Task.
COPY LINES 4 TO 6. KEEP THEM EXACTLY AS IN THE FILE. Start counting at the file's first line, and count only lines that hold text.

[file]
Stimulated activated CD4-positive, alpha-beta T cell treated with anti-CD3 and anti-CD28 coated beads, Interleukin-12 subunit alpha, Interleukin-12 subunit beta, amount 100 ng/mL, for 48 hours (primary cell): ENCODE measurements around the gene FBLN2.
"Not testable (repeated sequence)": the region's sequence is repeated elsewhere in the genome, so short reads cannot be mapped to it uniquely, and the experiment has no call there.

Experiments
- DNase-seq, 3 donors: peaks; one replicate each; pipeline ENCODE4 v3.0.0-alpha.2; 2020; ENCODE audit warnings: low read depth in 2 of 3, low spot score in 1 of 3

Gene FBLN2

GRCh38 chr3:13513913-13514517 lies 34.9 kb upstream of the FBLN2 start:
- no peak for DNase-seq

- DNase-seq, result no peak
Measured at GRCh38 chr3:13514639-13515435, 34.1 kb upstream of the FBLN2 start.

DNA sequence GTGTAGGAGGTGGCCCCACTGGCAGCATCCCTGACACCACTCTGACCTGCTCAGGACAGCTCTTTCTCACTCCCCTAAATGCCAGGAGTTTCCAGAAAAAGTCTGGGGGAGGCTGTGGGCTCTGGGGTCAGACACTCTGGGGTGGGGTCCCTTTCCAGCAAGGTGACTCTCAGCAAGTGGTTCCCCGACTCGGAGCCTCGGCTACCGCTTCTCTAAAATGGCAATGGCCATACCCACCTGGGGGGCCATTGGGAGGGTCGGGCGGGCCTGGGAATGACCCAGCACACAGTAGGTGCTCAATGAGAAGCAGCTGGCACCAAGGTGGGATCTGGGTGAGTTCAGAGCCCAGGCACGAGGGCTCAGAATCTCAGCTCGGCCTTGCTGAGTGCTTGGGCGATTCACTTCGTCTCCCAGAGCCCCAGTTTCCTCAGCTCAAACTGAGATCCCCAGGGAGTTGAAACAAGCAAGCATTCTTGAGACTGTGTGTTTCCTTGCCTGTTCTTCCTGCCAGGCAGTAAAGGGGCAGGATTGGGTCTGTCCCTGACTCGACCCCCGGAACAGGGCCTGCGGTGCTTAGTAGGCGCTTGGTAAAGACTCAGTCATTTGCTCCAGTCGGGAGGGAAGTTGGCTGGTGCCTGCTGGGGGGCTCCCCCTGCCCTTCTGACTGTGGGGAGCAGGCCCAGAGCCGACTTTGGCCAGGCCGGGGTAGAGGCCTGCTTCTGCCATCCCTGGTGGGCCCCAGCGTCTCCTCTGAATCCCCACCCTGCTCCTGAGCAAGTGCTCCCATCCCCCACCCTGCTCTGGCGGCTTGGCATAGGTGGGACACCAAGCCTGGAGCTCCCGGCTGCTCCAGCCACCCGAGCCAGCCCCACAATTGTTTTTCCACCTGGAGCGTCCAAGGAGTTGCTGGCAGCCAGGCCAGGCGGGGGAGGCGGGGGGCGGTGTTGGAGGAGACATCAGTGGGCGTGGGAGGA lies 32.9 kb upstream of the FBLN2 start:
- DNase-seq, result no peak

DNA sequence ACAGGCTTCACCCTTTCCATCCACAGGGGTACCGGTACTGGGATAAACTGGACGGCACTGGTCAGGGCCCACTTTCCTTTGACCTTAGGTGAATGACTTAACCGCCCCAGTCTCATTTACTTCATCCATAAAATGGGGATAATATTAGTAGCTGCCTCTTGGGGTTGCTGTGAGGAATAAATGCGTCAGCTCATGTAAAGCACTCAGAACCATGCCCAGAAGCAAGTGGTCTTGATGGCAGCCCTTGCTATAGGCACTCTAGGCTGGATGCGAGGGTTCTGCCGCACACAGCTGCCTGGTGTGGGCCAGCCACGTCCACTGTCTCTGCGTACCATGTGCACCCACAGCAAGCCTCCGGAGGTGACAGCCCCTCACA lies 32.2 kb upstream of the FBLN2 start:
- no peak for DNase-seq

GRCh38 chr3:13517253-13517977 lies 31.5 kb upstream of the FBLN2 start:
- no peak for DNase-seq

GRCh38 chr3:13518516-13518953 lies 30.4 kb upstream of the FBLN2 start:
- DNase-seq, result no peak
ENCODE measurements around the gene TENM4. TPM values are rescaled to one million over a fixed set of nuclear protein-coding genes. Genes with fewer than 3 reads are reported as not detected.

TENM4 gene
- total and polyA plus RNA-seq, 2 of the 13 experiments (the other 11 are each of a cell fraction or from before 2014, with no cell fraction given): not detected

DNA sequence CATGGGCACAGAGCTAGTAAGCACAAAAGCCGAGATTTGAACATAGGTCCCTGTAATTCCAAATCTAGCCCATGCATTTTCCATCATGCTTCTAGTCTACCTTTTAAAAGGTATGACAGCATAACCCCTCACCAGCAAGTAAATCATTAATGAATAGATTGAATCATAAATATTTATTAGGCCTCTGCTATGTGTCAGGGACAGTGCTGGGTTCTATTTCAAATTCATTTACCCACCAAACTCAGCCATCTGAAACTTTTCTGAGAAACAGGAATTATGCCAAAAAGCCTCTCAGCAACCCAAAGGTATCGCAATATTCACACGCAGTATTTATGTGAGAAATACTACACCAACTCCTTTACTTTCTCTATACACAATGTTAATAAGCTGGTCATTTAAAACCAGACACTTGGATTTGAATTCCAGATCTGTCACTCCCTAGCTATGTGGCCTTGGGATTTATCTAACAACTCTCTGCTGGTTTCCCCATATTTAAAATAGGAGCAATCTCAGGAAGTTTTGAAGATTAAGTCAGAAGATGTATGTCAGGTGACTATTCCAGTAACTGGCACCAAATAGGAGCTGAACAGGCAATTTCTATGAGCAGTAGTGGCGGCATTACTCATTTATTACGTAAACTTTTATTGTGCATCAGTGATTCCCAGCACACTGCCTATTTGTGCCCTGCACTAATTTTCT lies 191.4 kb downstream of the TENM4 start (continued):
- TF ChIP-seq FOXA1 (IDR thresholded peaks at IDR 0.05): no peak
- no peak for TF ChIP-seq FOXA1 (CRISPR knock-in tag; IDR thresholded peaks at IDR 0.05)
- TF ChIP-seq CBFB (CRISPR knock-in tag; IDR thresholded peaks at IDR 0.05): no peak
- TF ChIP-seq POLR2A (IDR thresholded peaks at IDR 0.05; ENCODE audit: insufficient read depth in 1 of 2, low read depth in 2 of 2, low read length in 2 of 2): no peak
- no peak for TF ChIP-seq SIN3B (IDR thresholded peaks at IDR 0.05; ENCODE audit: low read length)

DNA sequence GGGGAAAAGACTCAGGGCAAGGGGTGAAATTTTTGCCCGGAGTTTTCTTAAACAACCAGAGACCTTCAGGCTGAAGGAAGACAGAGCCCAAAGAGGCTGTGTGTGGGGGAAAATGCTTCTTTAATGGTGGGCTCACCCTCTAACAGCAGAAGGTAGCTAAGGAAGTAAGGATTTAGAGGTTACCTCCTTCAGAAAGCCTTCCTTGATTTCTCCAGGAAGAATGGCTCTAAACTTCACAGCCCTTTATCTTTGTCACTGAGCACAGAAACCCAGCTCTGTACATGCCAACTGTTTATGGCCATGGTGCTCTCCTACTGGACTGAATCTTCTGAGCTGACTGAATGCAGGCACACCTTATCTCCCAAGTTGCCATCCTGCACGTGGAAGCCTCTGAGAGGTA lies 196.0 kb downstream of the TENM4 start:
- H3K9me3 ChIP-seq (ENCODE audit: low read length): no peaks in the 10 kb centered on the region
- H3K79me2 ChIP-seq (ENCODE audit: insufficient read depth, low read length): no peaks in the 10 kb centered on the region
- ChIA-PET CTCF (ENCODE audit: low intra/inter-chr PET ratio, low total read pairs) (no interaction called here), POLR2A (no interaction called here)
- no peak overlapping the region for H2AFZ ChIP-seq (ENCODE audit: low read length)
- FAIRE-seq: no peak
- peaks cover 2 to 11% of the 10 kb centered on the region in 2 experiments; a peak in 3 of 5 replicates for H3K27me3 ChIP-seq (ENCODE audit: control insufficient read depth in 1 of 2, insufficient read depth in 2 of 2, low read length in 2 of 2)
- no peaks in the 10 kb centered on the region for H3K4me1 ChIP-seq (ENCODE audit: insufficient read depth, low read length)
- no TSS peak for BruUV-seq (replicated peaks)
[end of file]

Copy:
- DNase-seq, 3 donors: peaks; one replicate each; pipeline ENCODE4 v3.0.0-alpha.2; 2020; ENCODE audit warnings: low read depth in 2 of 3, low spot score in 1 of 3

Gene FBLN2

GRCh38 chr3:13513913-13514517 lies 34.9 kb upstream of the FBLN2 start: